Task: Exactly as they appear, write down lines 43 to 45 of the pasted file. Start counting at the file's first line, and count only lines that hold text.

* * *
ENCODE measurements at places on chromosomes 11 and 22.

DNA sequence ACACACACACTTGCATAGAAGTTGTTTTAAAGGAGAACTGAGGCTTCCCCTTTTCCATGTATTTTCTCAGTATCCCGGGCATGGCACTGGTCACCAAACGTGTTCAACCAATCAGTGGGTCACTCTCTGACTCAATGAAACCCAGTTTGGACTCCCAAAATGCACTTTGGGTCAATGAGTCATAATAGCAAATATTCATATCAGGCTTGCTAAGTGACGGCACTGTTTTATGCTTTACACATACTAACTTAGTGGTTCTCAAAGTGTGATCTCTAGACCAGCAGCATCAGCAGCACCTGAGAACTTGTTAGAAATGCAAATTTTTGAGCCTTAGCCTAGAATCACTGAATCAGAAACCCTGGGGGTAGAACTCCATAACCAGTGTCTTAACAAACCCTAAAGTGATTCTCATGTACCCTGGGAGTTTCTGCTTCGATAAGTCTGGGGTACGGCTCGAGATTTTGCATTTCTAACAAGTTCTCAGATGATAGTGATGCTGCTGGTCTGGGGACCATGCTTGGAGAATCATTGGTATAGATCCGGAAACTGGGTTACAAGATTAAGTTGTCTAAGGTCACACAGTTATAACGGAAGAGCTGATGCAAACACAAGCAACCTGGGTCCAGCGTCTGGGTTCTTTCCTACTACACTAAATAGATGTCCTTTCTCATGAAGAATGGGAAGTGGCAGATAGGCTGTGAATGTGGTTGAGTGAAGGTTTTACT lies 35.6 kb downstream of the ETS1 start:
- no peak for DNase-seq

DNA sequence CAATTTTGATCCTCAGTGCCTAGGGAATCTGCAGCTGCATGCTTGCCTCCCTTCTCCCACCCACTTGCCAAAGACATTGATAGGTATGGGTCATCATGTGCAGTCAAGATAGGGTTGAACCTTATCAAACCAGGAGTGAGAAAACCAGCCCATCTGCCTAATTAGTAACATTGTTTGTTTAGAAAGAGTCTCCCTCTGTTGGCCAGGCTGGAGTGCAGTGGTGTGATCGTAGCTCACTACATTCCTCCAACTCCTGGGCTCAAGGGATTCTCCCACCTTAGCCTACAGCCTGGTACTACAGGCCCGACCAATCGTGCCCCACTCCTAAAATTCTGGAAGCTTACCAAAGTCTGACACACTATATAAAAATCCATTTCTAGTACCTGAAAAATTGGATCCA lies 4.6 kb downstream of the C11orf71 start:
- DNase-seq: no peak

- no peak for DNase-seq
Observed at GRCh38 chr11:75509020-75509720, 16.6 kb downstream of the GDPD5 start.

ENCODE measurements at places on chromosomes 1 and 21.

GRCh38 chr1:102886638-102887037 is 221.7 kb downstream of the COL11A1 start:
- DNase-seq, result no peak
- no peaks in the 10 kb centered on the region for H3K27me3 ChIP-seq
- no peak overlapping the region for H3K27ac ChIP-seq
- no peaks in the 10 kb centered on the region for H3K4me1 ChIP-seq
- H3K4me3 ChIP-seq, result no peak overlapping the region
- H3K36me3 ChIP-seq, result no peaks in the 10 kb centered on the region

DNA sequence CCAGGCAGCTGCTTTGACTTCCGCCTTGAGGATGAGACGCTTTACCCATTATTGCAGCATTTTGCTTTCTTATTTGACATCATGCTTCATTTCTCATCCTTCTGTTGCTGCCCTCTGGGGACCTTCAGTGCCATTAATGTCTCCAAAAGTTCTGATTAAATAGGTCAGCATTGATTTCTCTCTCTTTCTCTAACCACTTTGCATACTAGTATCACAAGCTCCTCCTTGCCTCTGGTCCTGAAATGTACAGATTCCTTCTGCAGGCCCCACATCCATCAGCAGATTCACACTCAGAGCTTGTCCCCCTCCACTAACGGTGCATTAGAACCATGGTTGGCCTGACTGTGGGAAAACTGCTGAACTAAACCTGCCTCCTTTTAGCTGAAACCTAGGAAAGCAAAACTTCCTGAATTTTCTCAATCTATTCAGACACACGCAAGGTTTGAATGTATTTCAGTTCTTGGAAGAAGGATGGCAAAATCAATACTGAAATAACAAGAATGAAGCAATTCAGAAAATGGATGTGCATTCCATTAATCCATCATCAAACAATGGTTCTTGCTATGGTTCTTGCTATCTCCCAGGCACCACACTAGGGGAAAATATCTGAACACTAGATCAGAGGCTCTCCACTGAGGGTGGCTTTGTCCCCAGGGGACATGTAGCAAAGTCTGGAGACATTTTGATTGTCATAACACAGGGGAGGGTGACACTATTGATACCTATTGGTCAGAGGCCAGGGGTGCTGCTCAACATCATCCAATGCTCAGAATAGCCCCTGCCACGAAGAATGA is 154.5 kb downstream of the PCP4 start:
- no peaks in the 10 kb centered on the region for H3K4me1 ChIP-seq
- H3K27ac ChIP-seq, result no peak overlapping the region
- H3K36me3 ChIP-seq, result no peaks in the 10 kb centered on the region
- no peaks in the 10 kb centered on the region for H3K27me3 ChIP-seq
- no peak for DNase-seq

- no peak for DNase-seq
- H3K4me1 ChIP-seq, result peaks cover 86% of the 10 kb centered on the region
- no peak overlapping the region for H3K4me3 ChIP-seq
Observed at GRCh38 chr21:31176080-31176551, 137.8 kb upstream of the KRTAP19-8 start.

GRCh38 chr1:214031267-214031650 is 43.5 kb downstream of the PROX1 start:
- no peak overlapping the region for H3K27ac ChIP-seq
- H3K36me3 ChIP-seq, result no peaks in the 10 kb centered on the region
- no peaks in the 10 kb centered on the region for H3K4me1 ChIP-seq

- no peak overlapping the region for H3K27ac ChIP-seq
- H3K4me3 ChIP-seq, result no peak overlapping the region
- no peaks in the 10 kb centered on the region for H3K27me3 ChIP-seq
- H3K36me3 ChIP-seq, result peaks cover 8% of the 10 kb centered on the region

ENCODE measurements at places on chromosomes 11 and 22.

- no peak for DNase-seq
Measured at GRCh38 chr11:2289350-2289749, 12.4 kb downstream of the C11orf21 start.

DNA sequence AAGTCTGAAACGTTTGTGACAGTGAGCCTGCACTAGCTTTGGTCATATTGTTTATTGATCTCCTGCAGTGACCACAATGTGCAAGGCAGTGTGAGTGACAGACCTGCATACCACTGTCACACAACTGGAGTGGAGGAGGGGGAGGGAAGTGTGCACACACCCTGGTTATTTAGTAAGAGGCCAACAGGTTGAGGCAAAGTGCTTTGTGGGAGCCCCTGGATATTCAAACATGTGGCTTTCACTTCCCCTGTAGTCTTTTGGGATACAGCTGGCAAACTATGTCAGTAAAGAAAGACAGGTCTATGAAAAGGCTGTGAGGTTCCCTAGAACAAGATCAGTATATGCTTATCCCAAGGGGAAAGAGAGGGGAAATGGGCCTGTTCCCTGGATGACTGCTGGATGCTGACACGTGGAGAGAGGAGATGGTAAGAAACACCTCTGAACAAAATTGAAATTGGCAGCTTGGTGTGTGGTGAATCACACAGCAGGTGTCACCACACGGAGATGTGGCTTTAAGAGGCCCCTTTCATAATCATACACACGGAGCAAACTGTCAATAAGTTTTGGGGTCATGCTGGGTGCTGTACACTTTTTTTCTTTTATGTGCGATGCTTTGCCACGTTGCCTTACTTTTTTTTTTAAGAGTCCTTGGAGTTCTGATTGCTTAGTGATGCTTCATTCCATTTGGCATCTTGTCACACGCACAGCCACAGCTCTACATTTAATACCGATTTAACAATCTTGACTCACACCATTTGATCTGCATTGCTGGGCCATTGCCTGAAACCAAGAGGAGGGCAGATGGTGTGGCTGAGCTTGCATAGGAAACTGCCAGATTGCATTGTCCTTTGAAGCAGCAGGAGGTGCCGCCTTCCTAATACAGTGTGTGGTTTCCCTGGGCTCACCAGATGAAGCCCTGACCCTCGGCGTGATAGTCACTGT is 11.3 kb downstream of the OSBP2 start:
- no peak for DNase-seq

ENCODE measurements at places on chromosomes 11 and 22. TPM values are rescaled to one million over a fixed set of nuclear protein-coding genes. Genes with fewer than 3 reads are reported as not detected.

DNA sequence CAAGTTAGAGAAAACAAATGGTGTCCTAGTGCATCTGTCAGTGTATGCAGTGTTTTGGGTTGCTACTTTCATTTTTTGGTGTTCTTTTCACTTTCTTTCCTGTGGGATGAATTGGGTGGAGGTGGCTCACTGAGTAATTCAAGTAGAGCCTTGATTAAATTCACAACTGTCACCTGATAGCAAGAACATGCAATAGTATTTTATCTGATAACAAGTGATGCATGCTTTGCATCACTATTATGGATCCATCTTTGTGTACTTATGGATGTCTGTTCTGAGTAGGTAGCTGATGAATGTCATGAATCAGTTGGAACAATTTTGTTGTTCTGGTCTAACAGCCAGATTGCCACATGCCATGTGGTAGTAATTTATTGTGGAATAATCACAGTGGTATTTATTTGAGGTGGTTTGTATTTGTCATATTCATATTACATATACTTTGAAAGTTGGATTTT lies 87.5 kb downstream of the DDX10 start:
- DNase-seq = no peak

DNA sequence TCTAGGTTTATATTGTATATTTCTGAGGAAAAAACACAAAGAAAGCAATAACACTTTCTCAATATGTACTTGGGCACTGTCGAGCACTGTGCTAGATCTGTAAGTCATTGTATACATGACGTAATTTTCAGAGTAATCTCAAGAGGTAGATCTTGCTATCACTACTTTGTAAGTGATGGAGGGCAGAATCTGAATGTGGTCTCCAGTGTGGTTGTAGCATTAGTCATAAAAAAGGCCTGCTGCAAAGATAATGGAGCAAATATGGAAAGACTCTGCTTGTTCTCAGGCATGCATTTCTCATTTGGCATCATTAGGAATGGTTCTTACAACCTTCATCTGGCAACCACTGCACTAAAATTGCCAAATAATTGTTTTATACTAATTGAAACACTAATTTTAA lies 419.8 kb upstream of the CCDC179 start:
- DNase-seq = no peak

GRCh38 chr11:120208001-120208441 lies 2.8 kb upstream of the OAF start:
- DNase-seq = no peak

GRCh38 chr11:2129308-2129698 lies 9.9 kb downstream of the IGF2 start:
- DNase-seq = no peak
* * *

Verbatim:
- DNase-seq = no peak

GRCh38 chr11:120208001-120208441 lies 2.8 kb upstream of the OAF start:
- DNase-seq = no peak